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Fluid Management


Intravenous fluids may be used for:


 provide daily fluid requirement in patients unable to take in adequate fluids or losing increased amounts and correct dehydration

Use crystalloids to maintain volume.

A common regime (for an average 70kg man) to give 3 L fluid with 150 mmol sodium and 60 mmol potassium is:

  • 1L normal saline with 20 mmol potassium over 8 hr
  • 1L 5% dextrose with 20 mmol potassium over 8 hr
  • 1L 5% dextrose with 20 mmol potassium over 8 hr

    Other common regimes are:

    • 1L normal saline with 20mmol potassium over 8hrs each and 1L of 5% dextrose with 20mmol potassium for patients with surgical problems (such as bowel obstruction) that may lead to excessive Na loss. Always check U+Es before prescribing
    • 3x 1L of Hartmann’s solution over 8hrs each.  Hartmann's is physiologically close to plasma but has a lower osmolality. Continuous therapy can therefore reduce plasma osmolality and it should be avoided in patients with head injury to avoid exacerbating cerebral oedema.



       The replacement of intravascular volume in hypovolemic patients

      Use colloids to replace the intravascular volume fast and effectively. These fluids (such as gelofusin and dextran) are contain large particles osmotically active and remain in the intravascular space. These are often used initially in patient who are hypotensive.

      Use crystalloids to expand volume over longer periods of time. These contain smaller molecules and will distribute over time into the interstitial and interacellular spaces.

      There is no clear benefit in outcome from initial resuscitation with colloids versus crystalloids and either can be justified. Current ATLS guidelines recommend an initial 2L of crystalloid (specifically hartmanns) to restore volume in acute haemorrhage. the amount of crystalloid required to restore circulating volume is roughly 3-4 times the volume lost.

        A common regime to replace fluid loss requires several adjustments and close monitoring is:

        • 250 ml colloid (Gelofusine) or 5% dextrose fluid challenge to maintain CVP at 8-12 cmH2O and BP >120 mmHg (repeat if necessary)
        • 1 ml/kg/hr normal saline as adjunct fluid therapy
        • Additional potassium in 5% dextrose if K+ <3 mmol/L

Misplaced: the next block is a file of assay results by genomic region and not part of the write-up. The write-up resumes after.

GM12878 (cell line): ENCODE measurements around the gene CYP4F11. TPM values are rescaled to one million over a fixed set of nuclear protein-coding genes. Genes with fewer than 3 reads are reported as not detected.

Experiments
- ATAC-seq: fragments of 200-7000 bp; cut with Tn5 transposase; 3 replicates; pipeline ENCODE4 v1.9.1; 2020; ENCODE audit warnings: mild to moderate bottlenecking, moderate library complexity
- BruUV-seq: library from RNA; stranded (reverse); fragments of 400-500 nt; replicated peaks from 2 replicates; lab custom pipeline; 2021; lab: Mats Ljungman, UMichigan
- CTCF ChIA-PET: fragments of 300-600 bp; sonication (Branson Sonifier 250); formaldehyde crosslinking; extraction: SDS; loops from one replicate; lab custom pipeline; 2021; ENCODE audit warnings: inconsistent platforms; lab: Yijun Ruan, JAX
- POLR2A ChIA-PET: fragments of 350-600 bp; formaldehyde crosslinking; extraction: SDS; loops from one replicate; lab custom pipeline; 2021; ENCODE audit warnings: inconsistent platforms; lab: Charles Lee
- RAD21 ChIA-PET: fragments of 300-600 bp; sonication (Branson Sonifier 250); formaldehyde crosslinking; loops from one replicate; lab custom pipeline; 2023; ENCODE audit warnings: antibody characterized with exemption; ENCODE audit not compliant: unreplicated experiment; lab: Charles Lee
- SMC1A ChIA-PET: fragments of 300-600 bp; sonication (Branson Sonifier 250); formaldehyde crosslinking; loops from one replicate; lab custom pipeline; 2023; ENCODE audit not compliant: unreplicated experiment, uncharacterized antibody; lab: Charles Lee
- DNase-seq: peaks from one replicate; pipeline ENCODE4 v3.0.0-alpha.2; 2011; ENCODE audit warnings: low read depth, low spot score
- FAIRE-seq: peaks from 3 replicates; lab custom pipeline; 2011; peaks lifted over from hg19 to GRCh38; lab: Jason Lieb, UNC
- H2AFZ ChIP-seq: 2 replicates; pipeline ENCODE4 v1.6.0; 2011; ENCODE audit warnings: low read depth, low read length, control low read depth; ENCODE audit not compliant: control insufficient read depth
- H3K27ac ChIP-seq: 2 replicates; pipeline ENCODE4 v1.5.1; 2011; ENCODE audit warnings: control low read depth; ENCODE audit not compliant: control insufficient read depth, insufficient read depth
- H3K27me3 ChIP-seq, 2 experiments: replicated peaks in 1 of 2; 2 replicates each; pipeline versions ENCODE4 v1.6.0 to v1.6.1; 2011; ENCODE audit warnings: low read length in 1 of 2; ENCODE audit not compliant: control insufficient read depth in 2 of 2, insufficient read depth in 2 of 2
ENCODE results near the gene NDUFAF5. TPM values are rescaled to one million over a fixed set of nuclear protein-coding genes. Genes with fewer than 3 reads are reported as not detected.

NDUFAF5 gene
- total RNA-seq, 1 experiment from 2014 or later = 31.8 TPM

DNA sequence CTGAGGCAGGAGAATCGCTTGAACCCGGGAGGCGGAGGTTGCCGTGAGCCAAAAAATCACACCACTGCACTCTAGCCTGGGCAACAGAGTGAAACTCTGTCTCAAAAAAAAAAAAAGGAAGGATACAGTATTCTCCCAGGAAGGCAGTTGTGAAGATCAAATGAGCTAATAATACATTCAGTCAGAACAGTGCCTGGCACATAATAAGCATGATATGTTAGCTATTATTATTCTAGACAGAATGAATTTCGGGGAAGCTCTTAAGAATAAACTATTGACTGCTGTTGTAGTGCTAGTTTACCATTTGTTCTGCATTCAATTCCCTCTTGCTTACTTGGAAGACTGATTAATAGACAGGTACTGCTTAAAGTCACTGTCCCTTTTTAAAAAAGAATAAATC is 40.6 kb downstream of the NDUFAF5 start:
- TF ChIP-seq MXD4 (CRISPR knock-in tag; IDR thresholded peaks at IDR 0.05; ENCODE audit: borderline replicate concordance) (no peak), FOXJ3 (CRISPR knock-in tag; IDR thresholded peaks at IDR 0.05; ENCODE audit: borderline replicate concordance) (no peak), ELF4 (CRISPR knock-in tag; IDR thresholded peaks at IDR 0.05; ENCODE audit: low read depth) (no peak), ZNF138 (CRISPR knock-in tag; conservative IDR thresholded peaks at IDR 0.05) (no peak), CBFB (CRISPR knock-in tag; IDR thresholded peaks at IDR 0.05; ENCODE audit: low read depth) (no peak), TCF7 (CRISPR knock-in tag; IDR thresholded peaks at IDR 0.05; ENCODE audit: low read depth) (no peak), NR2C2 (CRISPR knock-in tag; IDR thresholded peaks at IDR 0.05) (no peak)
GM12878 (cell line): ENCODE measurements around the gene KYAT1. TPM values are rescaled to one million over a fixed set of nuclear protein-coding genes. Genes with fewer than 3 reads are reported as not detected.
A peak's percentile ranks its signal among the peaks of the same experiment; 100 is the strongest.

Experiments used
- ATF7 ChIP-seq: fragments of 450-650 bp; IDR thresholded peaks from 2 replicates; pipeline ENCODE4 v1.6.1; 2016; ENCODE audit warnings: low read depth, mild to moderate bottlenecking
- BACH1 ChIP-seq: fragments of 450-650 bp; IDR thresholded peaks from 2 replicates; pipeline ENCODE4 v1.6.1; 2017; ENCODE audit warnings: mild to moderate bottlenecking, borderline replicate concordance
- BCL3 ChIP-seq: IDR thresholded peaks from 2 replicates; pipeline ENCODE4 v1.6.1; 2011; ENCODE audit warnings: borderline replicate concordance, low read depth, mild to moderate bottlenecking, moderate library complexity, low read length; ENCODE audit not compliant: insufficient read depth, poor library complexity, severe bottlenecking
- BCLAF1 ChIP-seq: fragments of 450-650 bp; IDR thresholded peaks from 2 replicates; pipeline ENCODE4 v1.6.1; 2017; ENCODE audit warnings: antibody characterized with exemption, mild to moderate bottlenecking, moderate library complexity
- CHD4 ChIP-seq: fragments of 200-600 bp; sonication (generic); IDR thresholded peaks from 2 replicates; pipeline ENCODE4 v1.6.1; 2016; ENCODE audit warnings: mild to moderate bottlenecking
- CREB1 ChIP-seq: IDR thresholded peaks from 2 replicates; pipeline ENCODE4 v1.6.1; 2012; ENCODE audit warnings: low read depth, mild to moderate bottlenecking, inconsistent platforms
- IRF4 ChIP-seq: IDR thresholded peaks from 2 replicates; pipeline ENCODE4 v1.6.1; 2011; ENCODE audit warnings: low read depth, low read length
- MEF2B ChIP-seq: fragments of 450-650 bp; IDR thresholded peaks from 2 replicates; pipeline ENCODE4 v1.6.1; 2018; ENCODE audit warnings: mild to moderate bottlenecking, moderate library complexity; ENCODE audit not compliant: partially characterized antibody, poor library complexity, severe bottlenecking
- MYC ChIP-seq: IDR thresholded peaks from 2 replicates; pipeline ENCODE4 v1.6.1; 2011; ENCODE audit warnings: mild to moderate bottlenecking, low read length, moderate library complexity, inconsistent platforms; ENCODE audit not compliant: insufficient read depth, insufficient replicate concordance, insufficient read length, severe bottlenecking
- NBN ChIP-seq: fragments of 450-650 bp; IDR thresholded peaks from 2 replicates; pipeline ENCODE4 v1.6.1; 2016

Severe hemorrhage requires packed red blood cell infusion.

          Hartmann’s solution at 20-30 ml/kg/hr can also be used for fluid resuscitation


          Total body water

          70 kg man has ~42 L (%60) body fluids. Distribution of fluid in the body is: 

          1/3 in extracellular fluid

          • Interstitial fluid                10 L
          • Plasma                           3 L
          • Transcellular fluid              1 L

          2/3 in intracellular fluid

          • Red blood cells                 2 L
          • Other cells                      26 L

          Transcellular fluids include cerebrospinal fluid, synovial fluid, pleural fluid, ocular fluid, etc.


          Fluid movement between these compartments are governed by osmotic and Starling forces:

          Osmotic forces:

          Osmotic equilibrium at the cell membrane regulates the water balance between ECF and ICF. Osmotic forces depend on osmolality (Osmoles of solute per kilogram of solvent). Main solutes include charged (Na+, K+, Cl-, HCO3‑) and uncharged (urea, glucose) molecules.


          Starling forces:

          Starling equation illustrates movement of fluid across capillaries depending on three factors:

          • Hydrostatic forces that push fluid
          • Oncotic pressure exerted by proteins in fluid that pulls water
          • Permeability of endothelium between plasma and interstitial fluid

          On the arterial side of capillary bed, intravascular fluid moves into interstitial space (higher intravascular hydrostatic force). On the venous side, fluid is reabsorbed into plasma (lower intravascular hydrostatic force).

          When fluid is infused into plasma, hydrostatic forces increase and oncotic pressure decrease (dilution effect) until fluid is evenly distributed in ECF and Starling forces are in equilibrium.



          Assessing volume status

          History: Patient history, observation and fluid charts, patient notes, etc.

          Examination: Blood pressure, pulse, respiratory rate, skin turgor and capillary refilll time, temperature

          Investigations: urine output (<30 ml/hr for 70kg man), central venous pressure readings, blood tests, chest x-ray

          Response to fluid challenge: Give a 500 ml 0.9% saline or 250 ml colloid through large bore 14G (brown) or 16G (grey) cannula over 5 minutes. Measure response: CVP monitoring, pulse or BP increase and reduction of respiratory stress. Repeat as necessary. Fluid challenge is safe is lungs are clear.